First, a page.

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"Its not my job" is not a phrase that can be used when it comes to proper management of garbage. It is everyones job to reduce, reuse, and recycle. We produce over 5 pounds per person per day in Buncombe County. We cannot escape the fact that this must be handled some way; either by reusing, reducing what we use, recycling, or landfilling.
If we continue to grow in Buncombe County and fail to divert more each year--someone will have to come up with a way to dispose of it when the new landfill is full. Regardless of disposal method, items that can be used will end up buried and wasted.
It is amazing how much you can divert from being buried in Buncombe County if you make it your job to keep it from being buried. Buncombe County was the first county in North Carolina to enact a cardboard ban. The ban was adopted in 1989.
In 1995, Buncombe County mandated that the franchised residential haulers in Buncombe County provide recycling by the "Blue Bag" system. This enables all residential customers of franchised haulers, in the unincorporated areas of the County, to have curbside pickup of co-mingled recyclables as well as magazines, newsprint, and corrugated cardboard.
The Towns of Montreat, Black Mountain and Woodfin also offer the "Blue Bag" service as part of their garbage service. Asheville started the bin collection curbside sort system in January 1997. Biltmore Forest and Weaverville provide drop off sites for recyclables. With the drop off sites at the transfer station and landfill, all residents have recycling available to them.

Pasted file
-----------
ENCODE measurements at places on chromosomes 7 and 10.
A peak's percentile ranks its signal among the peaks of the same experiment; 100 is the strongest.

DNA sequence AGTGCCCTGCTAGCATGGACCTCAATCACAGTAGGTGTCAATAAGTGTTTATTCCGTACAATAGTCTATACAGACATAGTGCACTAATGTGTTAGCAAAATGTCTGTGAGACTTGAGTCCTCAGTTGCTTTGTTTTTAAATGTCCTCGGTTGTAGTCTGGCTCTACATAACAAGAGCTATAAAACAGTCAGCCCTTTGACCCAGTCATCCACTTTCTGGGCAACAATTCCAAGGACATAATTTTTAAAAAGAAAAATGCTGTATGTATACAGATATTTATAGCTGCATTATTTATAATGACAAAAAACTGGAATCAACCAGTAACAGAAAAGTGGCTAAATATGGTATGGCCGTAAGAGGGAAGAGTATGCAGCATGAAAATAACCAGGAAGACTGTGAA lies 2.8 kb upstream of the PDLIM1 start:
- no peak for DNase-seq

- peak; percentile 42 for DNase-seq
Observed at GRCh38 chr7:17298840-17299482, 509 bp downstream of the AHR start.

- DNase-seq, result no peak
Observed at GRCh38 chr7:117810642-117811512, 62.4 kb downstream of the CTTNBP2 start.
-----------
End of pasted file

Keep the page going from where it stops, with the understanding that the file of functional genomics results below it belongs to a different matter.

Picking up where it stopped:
Recycling available at local retailers
When the State of North Carolina disposal ban on electronics takes effect during the summer of 2011, many local retailers will be required to offer recycling opportunities throughout the community. For updated recycling options, visit
Home improvement retailer Lowe’s Companies Inc. has installed recycling centers in nearly 1,700 U.S. stores to provide a one-stop recycling destination for customers.
In addition to recycling shipping materials such as pallets, wraps and cardboard, Lowe’s stores are now offering to recycle hard-to-handle products like mobile phones, batteries and CFL bulbs.
Dell and Goodwill Industries have teamed up to provide the Reconnect Program. Goodwill locations will accept any brand of computer equipment in any
condition from consumers and recycle it for free. For Goodwill drop-off locations, visit reconnectpartnership.com/locations.php?zip=28801
Harris Teeter has partnered with Engaged Recycling to accept a wide variety of electronics. Participants use the Engaged Recycling website to determine whether electronic items they wish to donate will be accepted. If items are eligible, participants are provided a postage-paid shipping label to print and can ship the electronics free of charge.
Staples stores offer a really simple program—just bring computers into one of their stores. There is a $10 charge for computers and printers. Small items are free. For details, visit staples.com/sbd/cre/marketing/ecoeasy/reycling.html.
At Office Depot, you can buy an electronics recycling box (small boxes are $5, medium are $10, and large are $15). You fill the box with your electronics and return it to the store. Learn more at officedepot.com/promo.do?file=/promo/pages/0928_recycling.jsp.
Best Buy accepts a wide range of electronic goods. You simply bring items to the store. For a computer monitor or TV, you will pay a $10 recycling fee, but you will also receive a $10 gift card to use in the store. For more information, go to BestBuy.com/Recycling.